What Is OCD?
OCD or Obsessive-Compulsive Disorder is an anxiety disorder wherein one experiences recurrent or unwanted thought called obsessions, and repetitive actions called compulsions. The so-called obsessions typically create a sense of threat to those suffering from this disorder which leads them to react like they’re avoiding something. The perceived threat may in the form of physical harm to self or others. Repetitive actions like counting, checking, or cleaning are performed hoping that the obsessive thoughts will pass and go away. Not performing these tasks will lead to even more anxiety.
OCD affects several million people worldwide, and at least 2.2 million adult Americans. Males and females are affected equally, and the disorder is first noticed at childhood up to early adulthood. Research also indicates that OCD may run in families and may be accompanied with depression or eating disorders.
The most common form of OCD involves a feeling of contamination from germs or diseases. A perceived threat involving dirt or disease invokes a cleaning response, so the person involved engages in repetitive hand washing, wiping, and/or cleaning. Another type of OCD involves constant checking. Checking may be in the form of switching lights off, turning the gas stove off, or locking doors. In this case, sufferers of OCD do these tasks over and over again because they feel an uncontrollable urge to do these things repeatedly. Less common forms of OCD include some form of hoarding. For this type, people are obsessed with keeping things like junk mail or other basic household items. Others also tend to purchase certain items in excessive quantities, like owning hundreds of bags or shoes. There are also those obsessed with keeping things in the ‘right’ order. A need is felt to sort or place things in a particular order just to satisfy emotions.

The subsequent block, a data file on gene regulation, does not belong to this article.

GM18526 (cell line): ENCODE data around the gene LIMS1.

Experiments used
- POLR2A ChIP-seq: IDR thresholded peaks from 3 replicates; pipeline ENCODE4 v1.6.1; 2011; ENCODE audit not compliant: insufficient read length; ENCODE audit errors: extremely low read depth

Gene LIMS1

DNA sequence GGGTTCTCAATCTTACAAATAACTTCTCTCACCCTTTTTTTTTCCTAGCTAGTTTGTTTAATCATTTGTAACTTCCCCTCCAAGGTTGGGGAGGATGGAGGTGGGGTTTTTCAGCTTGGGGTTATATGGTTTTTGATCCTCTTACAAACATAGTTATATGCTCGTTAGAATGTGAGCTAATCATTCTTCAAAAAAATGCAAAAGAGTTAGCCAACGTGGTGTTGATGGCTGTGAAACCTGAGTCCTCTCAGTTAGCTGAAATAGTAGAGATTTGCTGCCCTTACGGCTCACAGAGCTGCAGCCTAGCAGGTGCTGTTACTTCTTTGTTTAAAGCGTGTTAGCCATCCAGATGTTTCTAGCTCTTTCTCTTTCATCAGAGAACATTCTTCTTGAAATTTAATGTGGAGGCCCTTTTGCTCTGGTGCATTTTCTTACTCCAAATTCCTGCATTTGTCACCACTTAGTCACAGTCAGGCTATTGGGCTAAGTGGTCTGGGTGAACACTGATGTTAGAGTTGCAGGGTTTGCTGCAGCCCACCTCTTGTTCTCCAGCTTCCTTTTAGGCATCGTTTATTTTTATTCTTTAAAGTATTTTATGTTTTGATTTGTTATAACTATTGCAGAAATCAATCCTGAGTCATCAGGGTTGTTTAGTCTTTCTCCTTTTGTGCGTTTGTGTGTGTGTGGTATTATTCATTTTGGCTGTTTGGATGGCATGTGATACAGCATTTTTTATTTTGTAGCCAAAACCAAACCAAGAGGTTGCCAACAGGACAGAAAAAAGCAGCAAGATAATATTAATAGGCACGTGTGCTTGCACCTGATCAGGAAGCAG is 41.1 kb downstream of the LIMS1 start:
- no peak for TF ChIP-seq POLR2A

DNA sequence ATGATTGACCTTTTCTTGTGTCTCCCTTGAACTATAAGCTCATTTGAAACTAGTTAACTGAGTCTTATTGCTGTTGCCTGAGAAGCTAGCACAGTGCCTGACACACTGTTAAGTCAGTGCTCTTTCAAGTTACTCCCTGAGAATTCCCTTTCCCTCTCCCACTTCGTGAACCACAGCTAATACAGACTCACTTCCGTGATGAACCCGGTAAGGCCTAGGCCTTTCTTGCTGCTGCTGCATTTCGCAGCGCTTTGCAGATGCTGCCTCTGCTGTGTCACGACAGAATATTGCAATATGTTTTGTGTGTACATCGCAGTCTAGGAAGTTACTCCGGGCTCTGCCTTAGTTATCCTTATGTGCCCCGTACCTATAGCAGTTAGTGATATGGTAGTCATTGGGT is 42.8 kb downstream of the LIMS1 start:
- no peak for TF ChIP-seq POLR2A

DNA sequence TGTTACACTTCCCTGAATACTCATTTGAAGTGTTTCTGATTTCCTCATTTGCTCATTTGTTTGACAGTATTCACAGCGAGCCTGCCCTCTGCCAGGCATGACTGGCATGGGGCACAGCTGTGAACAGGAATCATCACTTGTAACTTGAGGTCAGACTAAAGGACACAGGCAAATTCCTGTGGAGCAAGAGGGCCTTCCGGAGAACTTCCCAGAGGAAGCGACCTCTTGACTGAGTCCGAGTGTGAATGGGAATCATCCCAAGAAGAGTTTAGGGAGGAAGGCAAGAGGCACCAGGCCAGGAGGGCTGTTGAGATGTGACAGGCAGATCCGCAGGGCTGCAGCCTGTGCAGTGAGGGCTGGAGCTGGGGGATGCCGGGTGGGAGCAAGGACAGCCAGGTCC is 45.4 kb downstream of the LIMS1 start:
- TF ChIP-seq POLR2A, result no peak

The course of the disease varies from individual to individual. Some symptoms may be gone over time, but may also progress to severe cases. Usual treatment involves medication and intensive psychotherapy. New treatments are also being researched for those unresponsive to the usual therapies.